Auctioneering laws in Nigeria: Matters arising
Auction can be defined as the public sales of property conducted by means of oral or written exchanges between the Auctioneer and the members of the public. The exchanges includes expressions that consist of series of bidding for the purchase of goods, livestock, art and antiques, real estate, machines and other form of chattels made available by Auctioneer and offer made by members of the public, culminating in the acceptance by the Auctioneer of the highest offer made by a member of the participating public. Thus auction is essentially the sales of various types of goods, be it household and industrial goods such as industrial equipments, beddings, furniture, utensils etc or office furniture and properties and also other moveable goods such as light and heavy vehicles to the public at a designated public venue.
It also means sales through competitive bidding to the highest bidder. It must be done in a transparent manner devoid of corrupt and sharp practices to be acceptable to all. It is the best form of achieving true monetary value for any form of goods and properties in most developed parts of the world.
On the other hand, an Auctioneer is a trained individual, duly qualified and licensed under the relevant laws of the Federal Republic of Nigeria governing Auctioning business. He represents the seller. When he makes a contract with the buyer he undertakes the following obligations:
. He warrants his authority.
. He warrants that he knows of no defect in his principal’s title.
. He undertakes to give possession against the price paid into his hands.
. He undertakes that such possession will not be disturbed by his principal or himself.
. Auctioneer has the right to refuse bids without explanation to any party at auction.
. Right to determine disputes between bidders.
. The right to regulate the bidding increments during the auction.
. To accept telephone, postal or internet bids by way of proxy (with appropriate indemnities from the seller and the bidder in the event of a failure of communication.
. The right to release any bidder acting as agent from personal liability.
. The right to sign the auction contract on behalf of the seller (and the buyer).
. The right to change the venue or date of the auction.
Laws regulating practice of Auctioneering in Nigeria
The laws regulating auction sales in Nigeria was derived from Sale Of Goods Act 1893.
Section 58 (1) of the Act makes special rules relating to auction sales. For instance, where goods are put up for sale by lot in an auction, each lot is deemed to be the subject of a separate contract of sale.
Section 58 (2) states that sale by auction is complete when the auctioneer announces its completion by the fall of the hammer or in other customary manner and until such announcement is made any bidder may retract his bid. This is a common law rule as held in PAYNE V. CAVE (1789) 3 TERM Rep. 148. Note property passes on the fall of the hammer.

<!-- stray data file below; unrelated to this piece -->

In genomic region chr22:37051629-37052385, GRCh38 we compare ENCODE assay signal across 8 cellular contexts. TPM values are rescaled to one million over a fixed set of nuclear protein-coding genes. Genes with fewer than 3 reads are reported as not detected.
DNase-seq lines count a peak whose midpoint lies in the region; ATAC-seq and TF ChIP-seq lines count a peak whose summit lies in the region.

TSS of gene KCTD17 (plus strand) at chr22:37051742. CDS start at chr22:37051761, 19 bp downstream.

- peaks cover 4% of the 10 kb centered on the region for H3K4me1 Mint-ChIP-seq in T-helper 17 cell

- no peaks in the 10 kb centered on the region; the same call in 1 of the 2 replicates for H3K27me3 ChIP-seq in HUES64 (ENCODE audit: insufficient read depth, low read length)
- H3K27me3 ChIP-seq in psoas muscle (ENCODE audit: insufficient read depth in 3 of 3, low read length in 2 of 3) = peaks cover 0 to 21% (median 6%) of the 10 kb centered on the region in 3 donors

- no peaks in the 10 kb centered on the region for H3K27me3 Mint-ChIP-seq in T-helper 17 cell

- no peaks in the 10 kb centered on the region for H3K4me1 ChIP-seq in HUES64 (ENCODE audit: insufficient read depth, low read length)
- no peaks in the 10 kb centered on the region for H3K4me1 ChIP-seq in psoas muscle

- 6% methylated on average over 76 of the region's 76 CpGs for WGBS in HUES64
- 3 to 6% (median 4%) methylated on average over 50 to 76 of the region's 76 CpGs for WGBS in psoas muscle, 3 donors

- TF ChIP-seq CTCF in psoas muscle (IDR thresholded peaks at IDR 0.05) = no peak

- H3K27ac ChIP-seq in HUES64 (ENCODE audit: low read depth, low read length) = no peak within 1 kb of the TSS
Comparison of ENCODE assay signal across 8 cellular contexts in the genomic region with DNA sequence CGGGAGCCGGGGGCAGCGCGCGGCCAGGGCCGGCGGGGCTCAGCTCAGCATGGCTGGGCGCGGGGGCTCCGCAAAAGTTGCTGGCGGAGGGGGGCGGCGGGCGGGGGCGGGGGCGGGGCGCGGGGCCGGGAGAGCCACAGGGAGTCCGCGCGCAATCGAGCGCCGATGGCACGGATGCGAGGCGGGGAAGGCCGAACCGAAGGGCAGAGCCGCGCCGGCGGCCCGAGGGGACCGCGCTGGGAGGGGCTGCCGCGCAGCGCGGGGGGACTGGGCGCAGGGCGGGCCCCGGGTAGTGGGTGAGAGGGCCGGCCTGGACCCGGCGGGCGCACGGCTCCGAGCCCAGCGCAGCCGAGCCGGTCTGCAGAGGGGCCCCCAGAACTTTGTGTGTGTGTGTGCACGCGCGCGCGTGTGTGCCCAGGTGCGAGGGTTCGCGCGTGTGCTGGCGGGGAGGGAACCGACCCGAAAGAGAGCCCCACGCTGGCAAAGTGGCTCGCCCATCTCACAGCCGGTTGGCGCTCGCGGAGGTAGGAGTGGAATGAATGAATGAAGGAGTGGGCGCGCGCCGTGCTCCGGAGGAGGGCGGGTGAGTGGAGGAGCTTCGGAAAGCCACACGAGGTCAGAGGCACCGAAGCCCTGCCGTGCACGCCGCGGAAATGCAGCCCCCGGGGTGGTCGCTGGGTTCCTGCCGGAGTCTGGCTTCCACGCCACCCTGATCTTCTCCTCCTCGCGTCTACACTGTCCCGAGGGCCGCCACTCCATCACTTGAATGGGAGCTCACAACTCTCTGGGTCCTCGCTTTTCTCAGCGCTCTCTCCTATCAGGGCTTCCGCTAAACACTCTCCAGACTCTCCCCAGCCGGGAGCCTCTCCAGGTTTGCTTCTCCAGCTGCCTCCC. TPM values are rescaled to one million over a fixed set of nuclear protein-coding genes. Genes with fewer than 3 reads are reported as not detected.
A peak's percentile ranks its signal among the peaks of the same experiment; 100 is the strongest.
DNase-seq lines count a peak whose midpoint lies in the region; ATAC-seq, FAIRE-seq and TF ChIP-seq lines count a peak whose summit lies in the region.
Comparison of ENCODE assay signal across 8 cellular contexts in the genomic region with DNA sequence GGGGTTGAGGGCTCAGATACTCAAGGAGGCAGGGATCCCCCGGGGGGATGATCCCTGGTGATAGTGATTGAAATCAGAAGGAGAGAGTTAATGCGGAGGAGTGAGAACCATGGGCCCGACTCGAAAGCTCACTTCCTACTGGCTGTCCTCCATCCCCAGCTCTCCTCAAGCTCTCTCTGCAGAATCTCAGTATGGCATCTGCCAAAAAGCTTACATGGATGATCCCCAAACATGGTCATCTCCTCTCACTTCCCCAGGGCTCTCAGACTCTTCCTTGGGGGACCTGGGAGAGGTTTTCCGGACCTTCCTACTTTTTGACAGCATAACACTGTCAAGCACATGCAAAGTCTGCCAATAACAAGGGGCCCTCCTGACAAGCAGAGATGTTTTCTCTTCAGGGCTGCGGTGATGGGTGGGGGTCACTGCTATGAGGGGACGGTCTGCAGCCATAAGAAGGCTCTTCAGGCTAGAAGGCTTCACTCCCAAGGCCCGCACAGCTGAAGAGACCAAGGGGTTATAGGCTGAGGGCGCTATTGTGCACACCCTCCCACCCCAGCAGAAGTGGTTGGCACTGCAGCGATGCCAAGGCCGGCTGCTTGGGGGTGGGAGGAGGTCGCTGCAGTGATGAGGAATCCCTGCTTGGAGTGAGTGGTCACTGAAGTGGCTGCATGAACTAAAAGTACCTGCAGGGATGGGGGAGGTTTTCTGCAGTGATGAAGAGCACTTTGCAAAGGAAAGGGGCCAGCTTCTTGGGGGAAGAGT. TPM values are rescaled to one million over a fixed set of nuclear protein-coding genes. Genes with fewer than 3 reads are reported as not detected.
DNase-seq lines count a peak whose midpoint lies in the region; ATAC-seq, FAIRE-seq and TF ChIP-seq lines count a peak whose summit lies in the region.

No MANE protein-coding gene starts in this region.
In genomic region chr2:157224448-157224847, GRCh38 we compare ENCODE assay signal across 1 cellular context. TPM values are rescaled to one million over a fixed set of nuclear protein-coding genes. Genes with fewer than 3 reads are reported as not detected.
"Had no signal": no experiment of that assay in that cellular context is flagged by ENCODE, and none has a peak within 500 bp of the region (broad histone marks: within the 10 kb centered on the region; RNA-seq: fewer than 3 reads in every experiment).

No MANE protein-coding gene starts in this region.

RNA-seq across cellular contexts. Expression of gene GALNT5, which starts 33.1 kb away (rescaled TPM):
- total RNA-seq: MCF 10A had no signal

Section 58 (3) provides that if the sale is not notified to be subject to a right to bid on behalf of the seller, it shall not be lawful for the seller or a person employed by him to bid at such sale or for the auctioneer knowingly to take any bid from the seller or any such person. A sale contravening this rule may be treated as fraudulent by the buyer.
What is a reserve price? It is a price fixed by the seller and communicated to the auctioneer below which the goods must not be sold.
The other laws regulating auctioneering practice and auctioneers in Nigeria are the various state laws derived from the former Western Region and Northern Region of Nigeria in the colonial era from Britain. They are as follows:-
. Auctioneers Law Cap. 10 Laws of Northern Nigeria, applicable in the Northern States:Law of PropertyEdict Cap. 128, Laws of Kwara State,
Auctioneer’s law, Laws of Lagos State 2005 derived from the Western Region auction law.
For a better understanding of the above laws we shall look at some decided cases which has to do with auction sales of mortgage properties by banks.
ALHAJA K. F. IBIYEYE v. A.A. FOJULE & 2 ORS (2006) 3 NWLR (Pt.968)640
In the instance case the supreme court held that an improper conduct will not impeach the ultimate sale of a Purchaser for value without notice who bought in good faith as he is protected under the law so far as the sale is not tainted with any fraud or collusion. That is the breach of statutory notice will not affect the sale.
Another important applicable statute is the Law of Property Edict Cap. 128, Laws of Kwara State. Section 123 which seeks to protect purchasers without notice provides: 123 (1) A Mortgagee exercising the power of sale conferred by this Edict (Law) shall have power, by deed to transfer the property sold, for such interest therein as he is by the Edict (Law) authorized to sell or transfer or may be the subject of the mortgage, freed from all interests and rights to which the mortgage has priority, but subject to all interests and rights which have priority to the mortgage.
(2) Where a transfer is made in exercise of the power of sale conferred by this Edict (Law) and title of the purchaser shall not be impeachable on the ground.